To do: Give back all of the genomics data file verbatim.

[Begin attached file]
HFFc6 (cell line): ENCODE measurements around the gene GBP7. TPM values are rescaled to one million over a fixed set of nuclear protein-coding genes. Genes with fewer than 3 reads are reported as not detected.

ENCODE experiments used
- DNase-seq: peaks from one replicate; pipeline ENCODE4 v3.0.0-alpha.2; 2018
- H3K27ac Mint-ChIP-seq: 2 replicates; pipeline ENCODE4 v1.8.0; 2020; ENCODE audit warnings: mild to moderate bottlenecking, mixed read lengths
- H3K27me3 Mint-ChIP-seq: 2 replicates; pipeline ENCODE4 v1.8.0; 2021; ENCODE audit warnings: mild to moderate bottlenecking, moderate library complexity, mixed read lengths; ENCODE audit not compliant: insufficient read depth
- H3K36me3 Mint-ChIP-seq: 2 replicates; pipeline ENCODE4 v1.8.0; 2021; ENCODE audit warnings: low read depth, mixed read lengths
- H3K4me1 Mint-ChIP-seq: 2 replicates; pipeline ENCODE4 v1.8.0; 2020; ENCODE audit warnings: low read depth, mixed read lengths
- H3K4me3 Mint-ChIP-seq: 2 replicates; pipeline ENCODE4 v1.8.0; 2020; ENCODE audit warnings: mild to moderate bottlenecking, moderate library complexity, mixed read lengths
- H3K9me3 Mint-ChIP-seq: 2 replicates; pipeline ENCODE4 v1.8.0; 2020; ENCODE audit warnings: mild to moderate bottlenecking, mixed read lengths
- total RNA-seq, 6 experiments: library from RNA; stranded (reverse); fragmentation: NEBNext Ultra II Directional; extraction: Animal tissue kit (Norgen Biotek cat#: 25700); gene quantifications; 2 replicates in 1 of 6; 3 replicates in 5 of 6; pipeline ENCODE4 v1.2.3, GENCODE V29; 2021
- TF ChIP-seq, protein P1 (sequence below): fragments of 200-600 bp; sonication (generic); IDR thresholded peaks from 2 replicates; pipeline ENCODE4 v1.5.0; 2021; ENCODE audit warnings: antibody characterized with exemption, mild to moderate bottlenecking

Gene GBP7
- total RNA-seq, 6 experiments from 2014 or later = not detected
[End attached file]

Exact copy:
HFFc6 (cell line): ENCODE measurements around the gene GBP7. TPM values are rescaled to one million over a fixed set of nuclear protein-coding genes. Genes with fewer than 3 reads are reported as not detected.

ENCODE experiments used
- DNase-seq: peaks from one replicate; pipeline ENCODE4 v3.0.0-alpha.2; 2018
- H3K27ac Mint-ChIP-seq: 2 replicates; pipeline ENCODE4 v1.8.0; 2020; ENCODE audit warnings: mild to moderate bottlenecking, mixed read lengths
- H3K27me3 Mint-ChIP-seq: 2 replicates; pipeline ENCODE4 v1.8.0; 2021; ENCODE audit warnings: mild to moderate bottlenecking, moderate library complexity, mixed read lengths; ENCODE audit not compliant: insufficient read depth
- H3K36me3 Mint-ChIP-seq: 2 replicates; pipeline ENCODE4 v1.8.0; 2021; ENCODE audit warnings: low read depth, mixed read lengths
- H3K4me1 Mint-ChIP-seq: 2 replicates; pipeline ENCODE4 v1.8.0; 2020; ENCODE audit warnings: low read depth, mixed read lengths
- H3K4me3 Mint-ChIP-seq: 2 replicates; pipeline ENCODE4 v1.8.0; 2020; ENCODE audit warnings: mild to moderate bottlenecking, moderate library complexity, mixed read lengths
- H3K9me3 Mint-ChIP-seq: 2 replicates; pipeline ENCODE4 v1.8.0; 2020; ENCODE audit warnings: mild to moderate bottlenecking, mixed read lengths
- total RNA-seq, 6 experiments: library from RNA; stranded (reverse); fragmentation: NEBNext Ultra II Directional; extraction: Animal tissue kit (Norgen Biotek cat#: 25700); gene quantifications; 2 replicates in 1 of 6; 3 replicates in 5 of 6; pipeline ENCODE4 v1.2.3, GENCODE V29; 2021
- TF ChIP-seq, protein P1 (sequence below): fragments of 200-600 bp; sonication (generic); IDR thresholded peaks from 2 replicates; pipeline ENCODE4 v1.5.0; 2021; ENCODE audit warnings: antibody characterized with exemption, mild to moderate bottlenecking

Gene GBP7
- total RNA-seq, 6 experiments from 2014 or later = not detected